'Dreams' Looks Like a Work of Art, But Will Anyone Make Anything With it?
It's a game you can play to make your own games, but there's not much incentive to.
The preview embargo for Dreams — an upcoming sandbox game for the PS4 with a heavy focus on user-generated content — has ended, and the internet is awash with an infectious optimism for Media Molecule’s latest project. Game critics who demoed the game in Santa Monica and posted their previews reported some impressive features that have already put Dreams in the running for Best Game of 2018.
Though Dreams is often referred to as a spiritual successor to Little Big Planet, it has far greater ambitions than its predecessor. The big draw of LBP was user-generated content. Players could build their own levels and share them with the greater world. Dreams takes that concept even further by giving players the ability to draw their own 3D models, score music, and even craft their own logic systems, the guts that make a video game work. Basically, it’s a video game developer kit packaged inside a video game. Yo, dawg.
Garri Bagdasarov of Push Square called Dreams “one of the most ambitious and groundbreaking titles of the generation.” Rachel Weber of GamesRadar+ said she wanted her eulogy created in Dreams. Some journalists like Andrew Tarantola of Endgadget and Mike Williams of USgamer recognized that Media Molecule had a great product on their hands, but pointed out an aspect of the game which could turn it into a niche title—it’s daunting. Any artist can tell you the fear of staring at a blank canvas.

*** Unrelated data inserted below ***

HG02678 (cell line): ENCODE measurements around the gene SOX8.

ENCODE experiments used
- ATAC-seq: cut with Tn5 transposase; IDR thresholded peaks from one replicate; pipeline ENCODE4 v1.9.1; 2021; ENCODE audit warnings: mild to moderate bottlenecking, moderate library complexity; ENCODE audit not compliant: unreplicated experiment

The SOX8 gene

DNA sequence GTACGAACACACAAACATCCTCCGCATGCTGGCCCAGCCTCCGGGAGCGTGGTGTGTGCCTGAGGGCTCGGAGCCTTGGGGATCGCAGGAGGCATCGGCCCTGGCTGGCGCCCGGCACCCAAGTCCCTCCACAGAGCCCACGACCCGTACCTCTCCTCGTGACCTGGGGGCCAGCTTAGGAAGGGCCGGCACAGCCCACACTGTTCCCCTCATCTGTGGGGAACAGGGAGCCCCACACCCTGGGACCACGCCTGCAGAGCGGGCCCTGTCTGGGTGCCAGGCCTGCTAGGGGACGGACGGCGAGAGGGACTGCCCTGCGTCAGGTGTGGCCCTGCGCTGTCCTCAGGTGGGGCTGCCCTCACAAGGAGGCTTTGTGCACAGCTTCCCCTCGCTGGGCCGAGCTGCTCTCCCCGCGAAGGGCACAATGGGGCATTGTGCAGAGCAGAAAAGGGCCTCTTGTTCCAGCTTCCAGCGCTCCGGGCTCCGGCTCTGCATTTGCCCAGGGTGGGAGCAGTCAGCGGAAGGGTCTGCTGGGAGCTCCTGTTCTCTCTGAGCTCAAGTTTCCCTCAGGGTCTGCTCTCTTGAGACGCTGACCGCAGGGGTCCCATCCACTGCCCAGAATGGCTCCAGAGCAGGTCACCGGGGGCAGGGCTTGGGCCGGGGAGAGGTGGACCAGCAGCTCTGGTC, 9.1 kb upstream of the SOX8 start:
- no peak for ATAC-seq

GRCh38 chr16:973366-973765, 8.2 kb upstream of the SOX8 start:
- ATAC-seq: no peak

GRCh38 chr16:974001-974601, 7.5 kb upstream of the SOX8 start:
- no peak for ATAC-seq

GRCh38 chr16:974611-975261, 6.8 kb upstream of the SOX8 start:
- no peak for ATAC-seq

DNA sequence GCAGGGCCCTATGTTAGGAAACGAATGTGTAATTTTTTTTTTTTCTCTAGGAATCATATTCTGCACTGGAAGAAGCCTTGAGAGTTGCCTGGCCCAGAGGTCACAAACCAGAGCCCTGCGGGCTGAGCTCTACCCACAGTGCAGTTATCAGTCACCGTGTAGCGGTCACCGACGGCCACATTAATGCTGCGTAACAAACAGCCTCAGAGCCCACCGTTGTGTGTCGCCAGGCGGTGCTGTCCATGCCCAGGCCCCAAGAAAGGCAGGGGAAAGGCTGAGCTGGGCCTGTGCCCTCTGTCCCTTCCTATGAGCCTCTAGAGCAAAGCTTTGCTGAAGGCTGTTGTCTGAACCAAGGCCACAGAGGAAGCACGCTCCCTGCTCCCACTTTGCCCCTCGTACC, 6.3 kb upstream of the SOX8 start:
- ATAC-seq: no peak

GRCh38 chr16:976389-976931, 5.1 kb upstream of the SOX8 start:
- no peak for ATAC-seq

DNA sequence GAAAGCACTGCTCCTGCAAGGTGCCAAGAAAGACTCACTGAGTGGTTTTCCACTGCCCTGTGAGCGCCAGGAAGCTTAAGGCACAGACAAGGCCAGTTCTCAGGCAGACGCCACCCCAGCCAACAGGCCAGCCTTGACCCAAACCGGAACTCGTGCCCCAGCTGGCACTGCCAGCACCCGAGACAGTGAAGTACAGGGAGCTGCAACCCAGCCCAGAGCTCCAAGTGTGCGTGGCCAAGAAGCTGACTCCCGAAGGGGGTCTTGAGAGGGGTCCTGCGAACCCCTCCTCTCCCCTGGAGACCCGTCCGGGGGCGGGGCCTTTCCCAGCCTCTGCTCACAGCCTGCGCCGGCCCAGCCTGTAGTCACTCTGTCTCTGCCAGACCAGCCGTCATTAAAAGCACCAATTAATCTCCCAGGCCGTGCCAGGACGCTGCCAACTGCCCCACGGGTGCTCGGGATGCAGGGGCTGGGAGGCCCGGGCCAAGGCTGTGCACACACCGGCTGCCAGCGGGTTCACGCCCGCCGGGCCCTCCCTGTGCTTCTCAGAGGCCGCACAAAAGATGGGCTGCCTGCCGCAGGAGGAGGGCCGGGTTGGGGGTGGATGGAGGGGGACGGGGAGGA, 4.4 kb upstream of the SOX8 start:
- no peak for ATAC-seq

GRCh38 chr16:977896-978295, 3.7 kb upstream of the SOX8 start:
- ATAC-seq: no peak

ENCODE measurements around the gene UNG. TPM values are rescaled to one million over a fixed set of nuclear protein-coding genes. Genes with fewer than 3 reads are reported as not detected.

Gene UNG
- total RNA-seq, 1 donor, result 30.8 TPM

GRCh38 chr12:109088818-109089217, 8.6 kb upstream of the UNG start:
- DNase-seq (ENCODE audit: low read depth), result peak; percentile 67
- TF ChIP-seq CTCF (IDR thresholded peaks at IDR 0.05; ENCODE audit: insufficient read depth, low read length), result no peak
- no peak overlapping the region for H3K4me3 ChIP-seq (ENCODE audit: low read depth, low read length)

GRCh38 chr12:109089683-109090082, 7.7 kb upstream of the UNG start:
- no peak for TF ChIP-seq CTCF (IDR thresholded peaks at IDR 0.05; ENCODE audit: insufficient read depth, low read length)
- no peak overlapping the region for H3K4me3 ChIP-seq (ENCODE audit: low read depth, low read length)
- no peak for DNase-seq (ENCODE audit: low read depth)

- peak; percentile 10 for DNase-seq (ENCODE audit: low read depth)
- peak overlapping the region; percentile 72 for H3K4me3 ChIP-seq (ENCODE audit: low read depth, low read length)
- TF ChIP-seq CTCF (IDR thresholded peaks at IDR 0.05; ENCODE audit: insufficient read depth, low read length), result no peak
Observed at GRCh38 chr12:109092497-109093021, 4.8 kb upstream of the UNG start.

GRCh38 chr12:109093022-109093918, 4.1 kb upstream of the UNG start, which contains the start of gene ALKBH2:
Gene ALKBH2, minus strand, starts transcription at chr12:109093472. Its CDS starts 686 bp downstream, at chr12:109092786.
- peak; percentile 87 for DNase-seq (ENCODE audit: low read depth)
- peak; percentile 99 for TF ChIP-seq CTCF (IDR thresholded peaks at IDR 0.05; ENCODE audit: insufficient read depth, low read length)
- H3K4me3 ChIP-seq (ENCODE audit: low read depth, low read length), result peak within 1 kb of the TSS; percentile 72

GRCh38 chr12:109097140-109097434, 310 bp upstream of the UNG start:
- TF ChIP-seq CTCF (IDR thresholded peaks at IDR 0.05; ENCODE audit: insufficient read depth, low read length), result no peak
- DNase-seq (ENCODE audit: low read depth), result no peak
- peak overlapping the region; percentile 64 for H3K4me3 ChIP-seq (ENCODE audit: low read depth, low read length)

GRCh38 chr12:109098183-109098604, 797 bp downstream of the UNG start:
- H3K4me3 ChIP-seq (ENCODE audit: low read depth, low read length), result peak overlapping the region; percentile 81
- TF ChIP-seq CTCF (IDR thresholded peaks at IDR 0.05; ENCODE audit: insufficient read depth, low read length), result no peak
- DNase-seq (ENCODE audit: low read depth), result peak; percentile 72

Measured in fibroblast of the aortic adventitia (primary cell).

Frankly, the concept behind Dreams is ingenious. Disguising a one stop shot video game devkit is meta as hell. To my knowledge, that makes Dreams the most accessible game creation system on the market. Even a tool like RPG Maker, though very easy to use, still feels like work when building a game. Dreams actually makes the drudgery of building a video game from scratch feel like fun. Media Molecule, in a show of confidence, built the entire three-hour Dreams single-player campaign using the game’s own user tools. Theoretically, you could make a campaign just as impressive as any professional developer’s using Dreams.
But whatever you made wouldn’t belong to you. It’d belong to Media Molecule and Sony. With user-driven games like Mario Maker, players can’t upload a level unless they complete it themselves. This serves the dual purpose of deifying yourself as a platforming god and issuing a challenge to others who aspire to join the pantheon of Mario legends. Dreams lacks that motivation.
Naturally, most of what will get churned out of Dreams will be mediocre, but there’s also very little incentive for someone talented and committed to create something great. Hardcore players (or in this case, makers) will always be a niche audience, but Dreams offers very little incentive for anyone to go beyond simple tinkering. The title prides itself as being a casual, carefree outlet for creative energy, but once you reach the point of creating entirely new games, that sort of play is no longer casual nor carefree. It’s work, and that work has to have some kind of incentive, whether it’s cold, hard cash or bragging rights.
One of the developers hoped that the biggest thing that will come out of Dreams is the emergence of a new talent, some whizkid who will take it and make a new, fully developed title that eventually gets picked up by Sony. That’s certainly not impossible. Valve has made an entire portfolio of award-winning games by hiring young talent. Portal, Team Fortress 2, and Counter-Strike projects from amateur developers who were hired by Valve to take their games in-house.
Unfortunately, Sony isn’t Valve.
Dreams is planned for release in 2018.